After setting out the intellectual, rational and moral basis of these traditions it seemed strange for a person to seemingly show favour towards the a few moddern practices such as lighting candles and centred prayer as 'worship aids', or the worst extremes of the Charismatic movement with its flair for all things ecstatic and frankly weird.
I am very suspicious of such practices as Lectio Devina being incorporated into church practice today. I can understand medieval monks repeating passages from scripture to commit them to memory when they did not have their own copies- but we should not seek after mystical experiences, and particularly those which involve altered states of consciousness.
Nor did I agree that the 'Charismatic movements' of America in the twentieth century represented some kind of Golden Age, or point of reference that we should use medieval mystical practices to return to.
I don't think rolling around in laughing hysterics or imitating animals as we see television videos of people doing at places like the notorious Toronto Airport Church is doing the church any good and somehow, I don't think Medieval people would approve.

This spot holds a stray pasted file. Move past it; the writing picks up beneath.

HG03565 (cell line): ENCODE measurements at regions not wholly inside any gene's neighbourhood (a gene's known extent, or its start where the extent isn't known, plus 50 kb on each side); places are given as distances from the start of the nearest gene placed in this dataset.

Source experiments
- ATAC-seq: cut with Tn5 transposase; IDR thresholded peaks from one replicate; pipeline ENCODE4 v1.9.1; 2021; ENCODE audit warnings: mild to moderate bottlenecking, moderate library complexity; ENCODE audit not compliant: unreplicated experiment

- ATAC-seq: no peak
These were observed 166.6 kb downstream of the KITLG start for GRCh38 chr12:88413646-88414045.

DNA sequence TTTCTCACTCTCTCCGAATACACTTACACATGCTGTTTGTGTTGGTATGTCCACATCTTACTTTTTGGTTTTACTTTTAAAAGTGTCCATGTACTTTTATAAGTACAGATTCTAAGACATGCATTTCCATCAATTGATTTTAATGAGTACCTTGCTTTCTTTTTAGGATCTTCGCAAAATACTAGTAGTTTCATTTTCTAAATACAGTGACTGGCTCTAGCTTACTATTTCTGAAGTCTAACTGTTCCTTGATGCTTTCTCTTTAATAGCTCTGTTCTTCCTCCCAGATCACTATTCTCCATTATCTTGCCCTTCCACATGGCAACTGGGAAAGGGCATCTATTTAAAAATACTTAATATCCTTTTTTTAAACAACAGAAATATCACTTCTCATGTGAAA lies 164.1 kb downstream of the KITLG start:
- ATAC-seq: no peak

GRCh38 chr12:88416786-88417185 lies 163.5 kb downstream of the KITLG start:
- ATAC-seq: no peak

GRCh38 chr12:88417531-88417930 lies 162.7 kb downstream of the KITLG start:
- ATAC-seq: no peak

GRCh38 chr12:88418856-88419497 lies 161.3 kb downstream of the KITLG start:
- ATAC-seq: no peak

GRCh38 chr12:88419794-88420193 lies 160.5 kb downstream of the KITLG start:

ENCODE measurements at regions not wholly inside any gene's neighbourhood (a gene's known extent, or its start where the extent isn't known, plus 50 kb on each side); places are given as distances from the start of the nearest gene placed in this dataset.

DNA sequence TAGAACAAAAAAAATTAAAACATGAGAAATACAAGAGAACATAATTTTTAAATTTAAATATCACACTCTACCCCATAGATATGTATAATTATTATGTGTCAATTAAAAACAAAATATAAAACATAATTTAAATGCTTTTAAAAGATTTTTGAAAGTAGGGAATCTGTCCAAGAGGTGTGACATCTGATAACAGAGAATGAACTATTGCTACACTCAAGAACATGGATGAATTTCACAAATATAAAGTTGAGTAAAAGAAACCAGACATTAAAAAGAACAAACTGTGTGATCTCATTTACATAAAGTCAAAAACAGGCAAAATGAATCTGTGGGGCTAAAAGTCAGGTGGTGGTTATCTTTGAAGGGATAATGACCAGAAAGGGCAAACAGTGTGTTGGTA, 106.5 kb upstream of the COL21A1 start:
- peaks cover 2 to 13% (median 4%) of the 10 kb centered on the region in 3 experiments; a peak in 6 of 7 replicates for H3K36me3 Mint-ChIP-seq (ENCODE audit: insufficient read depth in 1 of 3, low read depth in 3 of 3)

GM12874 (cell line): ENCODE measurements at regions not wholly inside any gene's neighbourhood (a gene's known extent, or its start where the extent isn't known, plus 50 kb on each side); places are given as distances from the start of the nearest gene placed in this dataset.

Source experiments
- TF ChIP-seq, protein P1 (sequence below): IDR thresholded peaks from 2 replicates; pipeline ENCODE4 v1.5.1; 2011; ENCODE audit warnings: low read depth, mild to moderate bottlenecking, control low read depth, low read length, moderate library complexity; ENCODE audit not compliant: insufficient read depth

Would it not be better instead to learn something from the Medieval approach to Reason- which was not seen as the enemy of faith, but the defining aspect of God's creation of men, or social responsibility?

Mr Armstong certainly has a point about the importance of discipline, and the over-emphasis on 'immediatism' in our own time. I'm all for not dismissing anything Medieval as bad and unchristian, but I would be mindful about incorporating everything the author recommends into Christian life. Let us instead follow the advice of the Medieval, and use our reason and discernment rather than leaving our brains at the proverbial church door.

I would recommend for anyone who is a fan of C.S.Lewis, and interested in the Intellectual Milieu of the middle Ages. I would also recommend to anyone interested Medieval History who does not understand it, and still believes some of the misconceptions and Hollywood version. It will totally change your thinking.

I received an E-book version of this book from Brazos Press via Netgalley for the purposes of review, and purchased the audiobook of my own volition. I was not required to write a positive review and all opinions expressed are my own